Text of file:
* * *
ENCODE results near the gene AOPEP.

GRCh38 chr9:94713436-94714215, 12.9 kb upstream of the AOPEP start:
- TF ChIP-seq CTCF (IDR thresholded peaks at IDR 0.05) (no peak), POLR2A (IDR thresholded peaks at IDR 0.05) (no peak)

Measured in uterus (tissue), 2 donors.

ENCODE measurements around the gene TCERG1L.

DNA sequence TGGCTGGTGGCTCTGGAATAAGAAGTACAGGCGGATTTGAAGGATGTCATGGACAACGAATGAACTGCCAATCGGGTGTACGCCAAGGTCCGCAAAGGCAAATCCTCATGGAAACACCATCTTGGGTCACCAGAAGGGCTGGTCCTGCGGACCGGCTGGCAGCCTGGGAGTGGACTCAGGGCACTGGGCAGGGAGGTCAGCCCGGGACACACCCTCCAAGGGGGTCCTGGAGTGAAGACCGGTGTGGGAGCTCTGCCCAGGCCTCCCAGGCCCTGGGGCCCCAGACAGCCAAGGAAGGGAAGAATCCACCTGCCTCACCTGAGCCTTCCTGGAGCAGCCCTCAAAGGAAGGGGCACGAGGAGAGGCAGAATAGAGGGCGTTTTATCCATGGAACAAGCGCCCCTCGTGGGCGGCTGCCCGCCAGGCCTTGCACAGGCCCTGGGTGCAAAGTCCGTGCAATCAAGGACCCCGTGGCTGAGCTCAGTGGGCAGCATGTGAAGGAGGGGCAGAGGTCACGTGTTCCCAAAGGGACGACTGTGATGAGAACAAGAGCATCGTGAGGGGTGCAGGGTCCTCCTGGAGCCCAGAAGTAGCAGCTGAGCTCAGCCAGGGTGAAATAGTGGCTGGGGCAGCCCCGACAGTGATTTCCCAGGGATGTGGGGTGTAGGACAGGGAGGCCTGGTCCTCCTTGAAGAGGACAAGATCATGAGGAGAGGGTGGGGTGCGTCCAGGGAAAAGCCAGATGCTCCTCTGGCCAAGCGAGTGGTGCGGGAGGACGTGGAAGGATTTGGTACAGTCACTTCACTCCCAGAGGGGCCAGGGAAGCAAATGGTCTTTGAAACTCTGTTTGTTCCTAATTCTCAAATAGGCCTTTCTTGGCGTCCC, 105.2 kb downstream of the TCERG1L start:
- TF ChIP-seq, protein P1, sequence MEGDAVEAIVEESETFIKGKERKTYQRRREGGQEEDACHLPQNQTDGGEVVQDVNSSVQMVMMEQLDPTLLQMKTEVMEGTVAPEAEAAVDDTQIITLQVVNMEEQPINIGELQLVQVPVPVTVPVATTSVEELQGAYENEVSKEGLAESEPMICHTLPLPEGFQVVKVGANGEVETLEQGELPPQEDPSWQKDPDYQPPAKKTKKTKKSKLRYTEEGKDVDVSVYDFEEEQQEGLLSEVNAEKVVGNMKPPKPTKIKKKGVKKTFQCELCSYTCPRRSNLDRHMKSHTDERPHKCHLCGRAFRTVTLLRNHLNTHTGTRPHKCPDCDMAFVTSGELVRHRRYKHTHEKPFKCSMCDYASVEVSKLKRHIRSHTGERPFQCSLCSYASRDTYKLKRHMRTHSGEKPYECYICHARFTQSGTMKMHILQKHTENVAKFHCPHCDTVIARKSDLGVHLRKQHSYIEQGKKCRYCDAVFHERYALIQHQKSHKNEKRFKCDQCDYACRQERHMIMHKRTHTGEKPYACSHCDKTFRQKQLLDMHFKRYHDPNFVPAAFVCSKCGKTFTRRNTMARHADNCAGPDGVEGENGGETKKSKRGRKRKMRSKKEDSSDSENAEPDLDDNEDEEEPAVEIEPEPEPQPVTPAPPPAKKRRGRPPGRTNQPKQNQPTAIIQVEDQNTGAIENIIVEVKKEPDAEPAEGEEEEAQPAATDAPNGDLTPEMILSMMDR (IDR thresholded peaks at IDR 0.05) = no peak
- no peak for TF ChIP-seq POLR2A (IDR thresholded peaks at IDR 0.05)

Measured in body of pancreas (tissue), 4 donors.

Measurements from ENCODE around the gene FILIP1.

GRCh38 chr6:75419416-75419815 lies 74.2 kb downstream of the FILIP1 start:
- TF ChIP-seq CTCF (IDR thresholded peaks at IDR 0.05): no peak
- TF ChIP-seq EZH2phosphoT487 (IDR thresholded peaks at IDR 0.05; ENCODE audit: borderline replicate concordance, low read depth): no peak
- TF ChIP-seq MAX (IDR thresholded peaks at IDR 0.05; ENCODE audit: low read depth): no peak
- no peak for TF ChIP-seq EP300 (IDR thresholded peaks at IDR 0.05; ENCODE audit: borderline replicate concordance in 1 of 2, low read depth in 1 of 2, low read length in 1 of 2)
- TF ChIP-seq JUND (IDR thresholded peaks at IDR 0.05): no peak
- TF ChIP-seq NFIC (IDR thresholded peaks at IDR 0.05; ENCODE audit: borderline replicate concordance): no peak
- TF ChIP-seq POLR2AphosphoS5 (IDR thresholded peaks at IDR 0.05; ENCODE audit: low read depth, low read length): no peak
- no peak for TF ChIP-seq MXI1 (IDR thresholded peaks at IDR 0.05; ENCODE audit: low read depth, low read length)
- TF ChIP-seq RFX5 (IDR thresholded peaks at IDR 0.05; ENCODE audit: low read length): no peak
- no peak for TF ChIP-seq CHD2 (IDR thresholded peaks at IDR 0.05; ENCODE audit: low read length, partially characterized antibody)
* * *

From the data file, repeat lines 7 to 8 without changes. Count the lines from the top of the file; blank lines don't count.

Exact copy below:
- TF ChIP-seq, protein P1, sequence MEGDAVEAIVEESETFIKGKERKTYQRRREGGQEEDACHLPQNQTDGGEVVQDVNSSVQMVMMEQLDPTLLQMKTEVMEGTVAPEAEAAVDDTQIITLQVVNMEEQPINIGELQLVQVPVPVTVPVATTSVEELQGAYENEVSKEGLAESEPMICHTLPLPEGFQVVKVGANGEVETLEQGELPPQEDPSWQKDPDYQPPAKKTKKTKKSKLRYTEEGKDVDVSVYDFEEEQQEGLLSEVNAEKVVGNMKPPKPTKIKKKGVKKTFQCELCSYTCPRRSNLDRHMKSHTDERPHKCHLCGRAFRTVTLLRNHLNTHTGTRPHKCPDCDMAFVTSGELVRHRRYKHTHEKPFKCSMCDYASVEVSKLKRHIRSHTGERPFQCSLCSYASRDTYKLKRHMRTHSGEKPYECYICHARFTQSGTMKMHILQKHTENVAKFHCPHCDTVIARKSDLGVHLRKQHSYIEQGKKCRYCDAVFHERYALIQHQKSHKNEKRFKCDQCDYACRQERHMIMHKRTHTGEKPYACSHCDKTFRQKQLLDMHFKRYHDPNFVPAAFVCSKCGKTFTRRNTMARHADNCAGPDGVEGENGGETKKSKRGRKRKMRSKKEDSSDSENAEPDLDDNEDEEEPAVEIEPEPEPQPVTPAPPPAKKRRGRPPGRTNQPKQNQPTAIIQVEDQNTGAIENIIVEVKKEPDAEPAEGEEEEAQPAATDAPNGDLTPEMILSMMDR (IDR thresholded peaks at IDR 0.05) = no peak
- no peak for TF ChIP-seq POLR2A (IDR thresholded peaks at IDR 0.05)